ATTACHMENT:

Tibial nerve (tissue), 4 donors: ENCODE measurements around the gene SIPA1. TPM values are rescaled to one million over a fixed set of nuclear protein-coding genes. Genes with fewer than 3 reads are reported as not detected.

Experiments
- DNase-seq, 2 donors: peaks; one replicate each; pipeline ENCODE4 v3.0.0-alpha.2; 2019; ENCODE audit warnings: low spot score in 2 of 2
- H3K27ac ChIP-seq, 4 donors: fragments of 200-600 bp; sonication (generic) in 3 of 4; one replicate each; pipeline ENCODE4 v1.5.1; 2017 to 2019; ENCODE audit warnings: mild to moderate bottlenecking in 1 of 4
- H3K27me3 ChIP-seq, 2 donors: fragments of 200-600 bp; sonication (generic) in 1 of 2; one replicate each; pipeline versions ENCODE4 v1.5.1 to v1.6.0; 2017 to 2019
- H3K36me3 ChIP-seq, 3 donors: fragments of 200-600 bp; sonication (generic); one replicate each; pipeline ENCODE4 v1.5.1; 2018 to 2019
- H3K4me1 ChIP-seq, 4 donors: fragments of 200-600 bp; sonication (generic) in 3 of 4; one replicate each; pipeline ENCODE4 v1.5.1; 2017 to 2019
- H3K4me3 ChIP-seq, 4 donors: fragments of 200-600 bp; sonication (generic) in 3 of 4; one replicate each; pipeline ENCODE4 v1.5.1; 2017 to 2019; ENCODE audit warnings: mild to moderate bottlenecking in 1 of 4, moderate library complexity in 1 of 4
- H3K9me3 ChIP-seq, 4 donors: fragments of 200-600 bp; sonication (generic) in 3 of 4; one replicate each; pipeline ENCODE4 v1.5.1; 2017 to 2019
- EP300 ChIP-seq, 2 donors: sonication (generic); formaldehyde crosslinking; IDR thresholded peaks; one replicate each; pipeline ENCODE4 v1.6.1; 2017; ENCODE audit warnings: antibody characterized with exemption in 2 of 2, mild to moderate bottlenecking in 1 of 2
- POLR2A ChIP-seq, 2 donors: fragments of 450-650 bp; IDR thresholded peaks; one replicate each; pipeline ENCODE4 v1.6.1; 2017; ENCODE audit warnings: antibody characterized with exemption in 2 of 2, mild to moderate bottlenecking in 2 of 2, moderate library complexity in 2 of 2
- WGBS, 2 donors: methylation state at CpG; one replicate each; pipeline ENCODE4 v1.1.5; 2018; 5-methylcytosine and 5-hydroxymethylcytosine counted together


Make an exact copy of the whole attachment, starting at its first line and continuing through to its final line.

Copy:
Tibial nerve (tissue), 4 donors: ENCODE measurements around the gene SIPA1. TPM values are rescaled to one million over a fixed set of nuclear protein-coding genes. Genes with fewer than 3 reads are reported as not detected.

Experiments
- DNase-seq, 2 donors: peaks; one replicate each; pipeline ENCODE4 v3.0.0-alpha.2; 2019; ENCODE audit warnings: low spot score in 2 of 2
- H3K27ac ChIP-seq, 4 donors: fragments of 200-600 bp; sonication (generic) in 3 of 4; one replicate each; pipeline ENCODE4 v1.5.1; 2017 to 2019; ENCODE audit warnings: mild to moderate bottlenecking in 1 of 4
- H3K27me3 ChIP-seq, 2 donors: fragments of 200-600 bp; sonication (generic) in 1 of 2; one replicate each; pipeline versions ENCODE4 v1.5.1 to v1.6.0; 2017 to 2019
- H3K36me3 ChIP-seq, 3 donors: fragments of 200-600 bp; sonication (generic); one replicate each; pipeline ENCODE4 v1.5.1; 2018 to 2019
- H3K4me1 ChIP-seq, 4 donors: fragments of 200-600 bp; sonication (generic) in 3 of 4; one replicate each; pipeline ENCODE4 v1.5.1; 2017 to 2019
- H3K4me3 ChIP-seq, 4 donors: fragments of 200-600 bp; sonication (generic) in 3 of 4; one replicate each; pipeline ENCODE4 v1.5.1; 2017 to 2019; ENCODE audit warnings: mild to moderate bottlenecking in 1 of 4, moderate library complexity in 1 of 4
- H3K9me3 ChIP-seq, 4 donors: fragments of 200-600 bp; sonication (generic) in 3 of 4; one replicate each; pipeline ENCODE4 v1.5.1; 2017 to 2019
- EP300 ChIP-seq, 2 donors: sonication (generic); formaldehyde crosslinking; IDR thresholded peaks; one replicate each; pipeline ENCODE4 v1.6.1; 2017; ENCODE audit warnings: antibody characterized with exemption in 2 of 2, mild to moderate bottlenecking in 1 of 2
- POLR2A ChIP-seq, 2 donors: fragments of 450-650 bp; IDR thresholded peaks; one replicate each; pipeline ENCODE4 v1.6.1; 2017; ENCODE audit warnings: antibody characterized with exemption in 2 of 2, mild to moderate bottlenecking in 2 of 2, moderate library complexity in 2 of 2
- WGBS, 2 donors: methylation state at CpG; one replicate each; pipeline ENCODE4 v1.1.5; 2018; 5-methylcytosine and 5-hydroxymethylcytosine counted together